Raph Koster posted What social gamers look like, which reports on a study that PopCap sponsored to identify the profile of the typical player of social games.
So who is playing these games on Facebook and in other social networking portals? Apparently she’s 43 years old, may or may not be married with children in the home, works full-time, is college-educated, and plays other kinds of games, whether casual or hardcore.
You can dig into the 79-page PDF from PopCap to see the details yourself. Koster summarized a few key points in his post, too.
The study covers not only the profile of the players but also game play behavior, which sites and games were most popular (Facebook by a long shot, Bejeweled Blitz is possibly not accurate due to potentially bad data), social gaming relationships, and how often players spent actual money on these games.
That last bit is important for people who wish to make money creating Facebook MMOs. Less than a third of players have purchased virtual gifts for others. About 72% said they have never paid for virtual currency. While these might sound like poor figures, if you think about it, over 20% of the players are paying real money for otherwise free games. Are your shareware games converting at 20%? That may not be a fair comparison, especially since each player might only spend a few bucks, but there are various metrics available such as Average Revenue Per Player thanks to companies like Three Rings, famous for Puzzle Pirates.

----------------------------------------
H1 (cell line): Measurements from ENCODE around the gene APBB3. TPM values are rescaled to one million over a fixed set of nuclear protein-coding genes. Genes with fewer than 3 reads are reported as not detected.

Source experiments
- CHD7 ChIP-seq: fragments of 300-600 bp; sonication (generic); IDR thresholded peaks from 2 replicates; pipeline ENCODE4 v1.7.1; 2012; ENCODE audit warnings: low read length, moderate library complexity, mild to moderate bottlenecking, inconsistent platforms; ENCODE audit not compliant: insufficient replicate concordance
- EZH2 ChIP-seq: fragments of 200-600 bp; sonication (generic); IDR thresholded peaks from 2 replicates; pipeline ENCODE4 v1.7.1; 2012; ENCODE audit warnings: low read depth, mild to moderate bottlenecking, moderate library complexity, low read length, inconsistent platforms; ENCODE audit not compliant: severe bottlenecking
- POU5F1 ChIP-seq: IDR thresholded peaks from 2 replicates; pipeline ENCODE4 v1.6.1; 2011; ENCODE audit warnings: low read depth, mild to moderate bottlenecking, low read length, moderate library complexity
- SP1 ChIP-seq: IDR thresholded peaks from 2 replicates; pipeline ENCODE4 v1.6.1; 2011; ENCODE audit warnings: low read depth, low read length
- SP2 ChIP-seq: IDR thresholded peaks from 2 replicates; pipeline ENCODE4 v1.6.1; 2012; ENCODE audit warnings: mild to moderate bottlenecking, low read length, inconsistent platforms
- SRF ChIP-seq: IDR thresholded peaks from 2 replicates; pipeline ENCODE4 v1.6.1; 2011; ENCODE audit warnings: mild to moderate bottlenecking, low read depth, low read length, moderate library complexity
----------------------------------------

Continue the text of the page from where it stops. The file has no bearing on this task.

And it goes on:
What is also important is recognizing that Facebook is the primary social networking game portal. Over 80% of players reported going there. #2 is MySpace at 24%. Bebo has 7%. I find this reminiscent of Windows vs Mac vs GNU/Linux, although the percentages mentioned have some overlap. While most people are on Facebook, is it possible that targeting MySpace and other social networking sites with your games will mean that you will have a larger piece of a smaller pie? I’m only speculating, of course, but it’s easy to forget that Facebook isn’t the only game in town. Sometimes going in a different direction than everyone else is lucrative. Still, a smaller piece of the much larger pie of Facebook might be worth the competition.
While it’s no surprise that the typical player of social games isn’t a teenaged boy, does any of this data surprise you? Are any of the findings hard to believe?